Design Guidelines - Aetolia Online Help

22.3 Design Guidelines

This is a guide to creating a new design using your crafting tradeskill. For approval guidelines, see HELP DESIGNAPPROVAL.

First, you'll need to create your design. See HELP <crafting skill> for a brief explaination of the process. You can also find more information about the new crafting system in HELP PAPERLESS CRAFTING. Below are some things you should consider when checking over your design, though.

Design specifics:
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Appearance:
Example: "a brown tunic"
- Note the lack of capitalization and punctuation. Begins with an article (usually 'a' or 'an'). An exception would be something like "black pants" or "flowing robes". This line should not be longer than seven (7) words unless it is less than 40 characters long. Hyphenated words count as however many words have been hyphenated, not as one.

Dropped:
Example: "A brown tunic lies here."
- Note the capitalized first letter and terminating punctuation. It should have a maximum length of one line, that is 80 characters in length and no more. The exception to this is furniture, where the dropped may exceed this by five characters if it contains the $(direction) tag.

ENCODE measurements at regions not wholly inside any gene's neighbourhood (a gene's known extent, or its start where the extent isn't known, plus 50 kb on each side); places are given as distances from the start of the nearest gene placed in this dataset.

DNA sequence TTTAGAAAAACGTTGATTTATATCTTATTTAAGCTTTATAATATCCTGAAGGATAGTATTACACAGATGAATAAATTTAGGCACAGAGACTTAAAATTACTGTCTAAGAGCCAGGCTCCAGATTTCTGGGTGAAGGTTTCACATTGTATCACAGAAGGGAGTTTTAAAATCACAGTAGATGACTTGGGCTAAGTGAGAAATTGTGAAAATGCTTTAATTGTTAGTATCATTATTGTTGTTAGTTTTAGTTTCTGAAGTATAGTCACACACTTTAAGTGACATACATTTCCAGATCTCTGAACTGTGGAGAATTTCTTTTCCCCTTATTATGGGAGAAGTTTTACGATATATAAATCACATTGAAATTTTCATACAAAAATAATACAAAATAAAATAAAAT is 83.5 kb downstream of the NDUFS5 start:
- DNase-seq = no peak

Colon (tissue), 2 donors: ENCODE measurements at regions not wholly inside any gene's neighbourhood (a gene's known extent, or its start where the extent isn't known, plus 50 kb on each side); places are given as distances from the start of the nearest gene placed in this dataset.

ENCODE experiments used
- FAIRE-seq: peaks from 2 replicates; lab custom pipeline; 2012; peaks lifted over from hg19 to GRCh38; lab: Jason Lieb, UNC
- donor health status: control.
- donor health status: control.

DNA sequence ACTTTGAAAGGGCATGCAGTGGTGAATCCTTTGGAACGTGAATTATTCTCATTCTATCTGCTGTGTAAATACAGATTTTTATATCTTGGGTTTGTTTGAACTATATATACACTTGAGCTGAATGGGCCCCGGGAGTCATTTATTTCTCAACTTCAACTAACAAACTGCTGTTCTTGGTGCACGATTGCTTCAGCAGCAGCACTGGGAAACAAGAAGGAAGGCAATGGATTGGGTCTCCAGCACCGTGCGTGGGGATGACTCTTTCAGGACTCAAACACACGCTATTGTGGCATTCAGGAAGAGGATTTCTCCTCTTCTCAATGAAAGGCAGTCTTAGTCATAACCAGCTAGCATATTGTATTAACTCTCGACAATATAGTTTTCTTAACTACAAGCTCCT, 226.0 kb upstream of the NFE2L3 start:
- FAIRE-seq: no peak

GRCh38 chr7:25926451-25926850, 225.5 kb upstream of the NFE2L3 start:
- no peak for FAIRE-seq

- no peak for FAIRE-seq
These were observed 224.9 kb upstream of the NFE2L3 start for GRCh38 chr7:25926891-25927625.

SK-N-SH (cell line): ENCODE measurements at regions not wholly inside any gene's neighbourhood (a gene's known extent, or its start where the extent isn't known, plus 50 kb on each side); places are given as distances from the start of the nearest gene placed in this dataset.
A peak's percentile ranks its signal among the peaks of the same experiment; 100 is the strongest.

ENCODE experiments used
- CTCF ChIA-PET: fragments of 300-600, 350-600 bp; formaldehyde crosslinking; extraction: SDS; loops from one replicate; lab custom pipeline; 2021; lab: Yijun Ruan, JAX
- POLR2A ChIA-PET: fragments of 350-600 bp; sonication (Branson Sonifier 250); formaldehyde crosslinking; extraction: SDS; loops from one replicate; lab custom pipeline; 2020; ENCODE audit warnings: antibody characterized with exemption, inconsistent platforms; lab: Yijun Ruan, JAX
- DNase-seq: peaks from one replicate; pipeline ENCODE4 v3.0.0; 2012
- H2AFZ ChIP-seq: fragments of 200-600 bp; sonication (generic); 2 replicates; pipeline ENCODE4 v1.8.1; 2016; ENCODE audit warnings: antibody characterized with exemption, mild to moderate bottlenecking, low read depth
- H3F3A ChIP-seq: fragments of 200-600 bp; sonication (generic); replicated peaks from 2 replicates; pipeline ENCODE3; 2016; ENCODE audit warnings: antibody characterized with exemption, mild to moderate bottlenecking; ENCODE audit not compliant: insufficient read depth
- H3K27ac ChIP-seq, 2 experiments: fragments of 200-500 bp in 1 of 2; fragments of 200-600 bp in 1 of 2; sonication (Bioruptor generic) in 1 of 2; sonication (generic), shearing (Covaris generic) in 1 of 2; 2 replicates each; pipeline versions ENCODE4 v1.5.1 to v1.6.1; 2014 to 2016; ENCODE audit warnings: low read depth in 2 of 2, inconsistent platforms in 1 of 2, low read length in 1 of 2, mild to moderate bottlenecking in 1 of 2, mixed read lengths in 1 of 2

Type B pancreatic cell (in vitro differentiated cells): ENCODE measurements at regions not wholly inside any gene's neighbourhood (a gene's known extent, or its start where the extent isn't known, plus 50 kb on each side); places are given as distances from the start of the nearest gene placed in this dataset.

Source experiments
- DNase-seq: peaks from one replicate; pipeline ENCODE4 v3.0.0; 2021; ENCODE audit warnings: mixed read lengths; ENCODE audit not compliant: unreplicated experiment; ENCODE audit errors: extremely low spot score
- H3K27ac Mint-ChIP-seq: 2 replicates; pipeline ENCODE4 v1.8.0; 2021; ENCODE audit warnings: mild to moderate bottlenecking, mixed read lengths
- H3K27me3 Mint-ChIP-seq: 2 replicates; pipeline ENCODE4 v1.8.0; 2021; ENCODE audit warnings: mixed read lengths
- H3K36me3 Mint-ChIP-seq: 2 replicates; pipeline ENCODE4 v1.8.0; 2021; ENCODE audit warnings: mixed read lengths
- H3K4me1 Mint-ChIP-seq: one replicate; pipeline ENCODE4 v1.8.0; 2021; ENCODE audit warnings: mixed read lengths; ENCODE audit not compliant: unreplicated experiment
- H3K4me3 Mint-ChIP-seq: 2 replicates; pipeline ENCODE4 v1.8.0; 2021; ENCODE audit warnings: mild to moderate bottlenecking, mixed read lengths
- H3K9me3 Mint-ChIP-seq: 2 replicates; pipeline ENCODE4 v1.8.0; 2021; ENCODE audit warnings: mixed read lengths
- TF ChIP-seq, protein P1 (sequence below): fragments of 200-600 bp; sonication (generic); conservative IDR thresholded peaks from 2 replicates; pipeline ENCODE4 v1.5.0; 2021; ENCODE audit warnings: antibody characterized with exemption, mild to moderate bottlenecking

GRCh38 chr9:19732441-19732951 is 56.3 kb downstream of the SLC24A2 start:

Examined:
Example: "This is a plain brown tunic with utilitarian stitching. It is
quite drab, without any markings other than a few stains on the side."
- Capitalized and punctuated. A minimum of two lines is expected for all designs, please note that there might be a difference in wrap width. If the description of the examined is as short as the dropped, then there is cause for rejection. Other than that, there is no length limit to the examined descriptions. It is up to the designer, not the approver, on how detailed they want to be.

Attire:
Example: "canted at a rakish angle"
- Note that an attire description isn't required, but if one is provided it must follow certain rules. It must strictly be no longer than 40 characters and it must make a certain amount of sense when appended to the short_desc. For instance, the above example might be "a stylish hat, canted at a rakish angle" which is perfect! If you follow the 'verb <description>' formula, you won't run in any problems, but some leniency will be applied if you choose to deviate.

Pockets:
If you set an item to have pockets, it must be mentioned somewhere in the description.

WearLocation:
If an item is set to a unique location (such as a ring on the nose) then this must be made apparent within the design. If a cloak is worn 'fullbody' rather than 'shoulders,' one can assume that it is a large, sweeping cloak, rather than a simple cape.

Dyes:
You can use two dyes in any description, in any text-based field. In order to do so, use the tokens $(dye$), also $(dye1$), or $(dye2$). Use these tokens in place of 'color' such as red, or blue. Before being dyed, they will be replaced as 'gray,' so do a quick reading of all your designs, substituting $(dye$) for gray, and see if the descriptions make logical sense.

Special descriptions:
When describing taste, smell, eaten, removed and worn descriptions, the text should not be longer than three lines (240 characters).

Note: You should try to keep as vague as possible when creating these here. Try your best not to make insinuations in regards to how people perceive a taste/smell, or how they remove/wear an item. In regards to worn/removed items, this is why the ability to prefix wear/remove with an emote was created!